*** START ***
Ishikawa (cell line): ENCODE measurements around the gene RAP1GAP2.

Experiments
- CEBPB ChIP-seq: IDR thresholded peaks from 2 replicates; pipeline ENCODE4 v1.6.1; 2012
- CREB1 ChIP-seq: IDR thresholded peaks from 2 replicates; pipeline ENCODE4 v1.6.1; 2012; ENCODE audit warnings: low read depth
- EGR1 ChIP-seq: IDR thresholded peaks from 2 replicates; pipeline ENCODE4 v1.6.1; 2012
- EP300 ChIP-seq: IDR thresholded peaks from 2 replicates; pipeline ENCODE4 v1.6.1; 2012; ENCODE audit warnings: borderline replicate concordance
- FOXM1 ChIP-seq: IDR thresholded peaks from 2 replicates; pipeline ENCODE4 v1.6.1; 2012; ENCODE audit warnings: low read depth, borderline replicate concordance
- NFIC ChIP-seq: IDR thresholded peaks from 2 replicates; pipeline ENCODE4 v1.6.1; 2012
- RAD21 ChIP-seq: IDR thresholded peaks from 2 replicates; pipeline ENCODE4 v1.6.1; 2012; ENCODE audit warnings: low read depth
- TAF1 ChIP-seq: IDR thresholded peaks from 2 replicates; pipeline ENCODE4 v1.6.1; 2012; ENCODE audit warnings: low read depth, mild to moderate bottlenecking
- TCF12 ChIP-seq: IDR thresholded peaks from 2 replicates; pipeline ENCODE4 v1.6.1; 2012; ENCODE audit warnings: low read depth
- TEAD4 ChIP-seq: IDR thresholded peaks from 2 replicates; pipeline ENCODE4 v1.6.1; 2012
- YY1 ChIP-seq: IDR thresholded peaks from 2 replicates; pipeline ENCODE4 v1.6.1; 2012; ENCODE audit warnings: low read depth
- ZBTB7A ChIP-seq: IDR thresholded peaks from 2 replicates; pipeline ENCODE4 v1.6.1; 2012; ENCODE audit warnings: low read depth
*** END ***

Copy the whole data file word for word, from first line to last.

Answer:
Ishikawa (cell line): ENCODE measurements around the gene RAP1GAP2.

Experiments
- CEBPB ChIP-seq: IDR thresholded peaks from 2 replicates; pipeline ENCODE4 v1.6.1; 2012
- CREB1 ChIP-seq: IDR thresholded peaks from 2 replicates; pipeline ENCODE4 v1.6.1; 2012; ENCODE audit warnings: low read depth
- EGR1 ChIP-seq: IDR thresholded peaks from 2 replicates; pipeline ENCODE4 v1.6.1; 2012
- EP300 ChIP-seq: IDR thresholded peaks from 2 replicates; pipeline ENCODE4 v1.6.1; 2012; ENCODE audit warnings: borderline replicate concordance
- FOXM1 ChIP-seq: IDR thresholded peaks from 2 replicates; pipeline ENCODE4 v1.6.1; 2012; ENCODE audit warnings: low read depth, borderline replicate concordance
- NFIC ChIP-seq: IDR thresholded peaks from 2 replicates; pipeline ENCODE4 v1.6.1; 2012
- RAD21 ChIP-seq: IDR thresholded peaks from 2 replicates; pipeline ENCODE4 v1.6.1; 2012; ENCODE audit warnings: low read depth
- TAF1 ChIP-seq: IDR thresholded peaks from 2 replicates; pipeline ENCODE4 v1.6.1; 2012; ENCODE audit warnings: low read depth, mild to moderate bottlenecking
- TCF12 ChIP-seq: IDR thresholded peaks from 2 replicates; pipeline ENCODE4 v1.6.1; 2012; ENCODE audit warnings: low read depth
- TEAD4 ChIP-seq: IDR thresholded peaks from 2 replicates; pipeline ENCODE4 v1.6.1; 2012
- YY1 ChIP-seq: IDR thresholded peaks from 2 replicates; pipeline ENCODE4 v1.6.1; 2012; ENCODE audit warnings: low read depth
- ZBTB7A ChIP-seq: IDR thresholded peaks from 2 replicates; pipeline ENCODE4 v1.6.1; 2012; ENCODE audit warnings: low read depth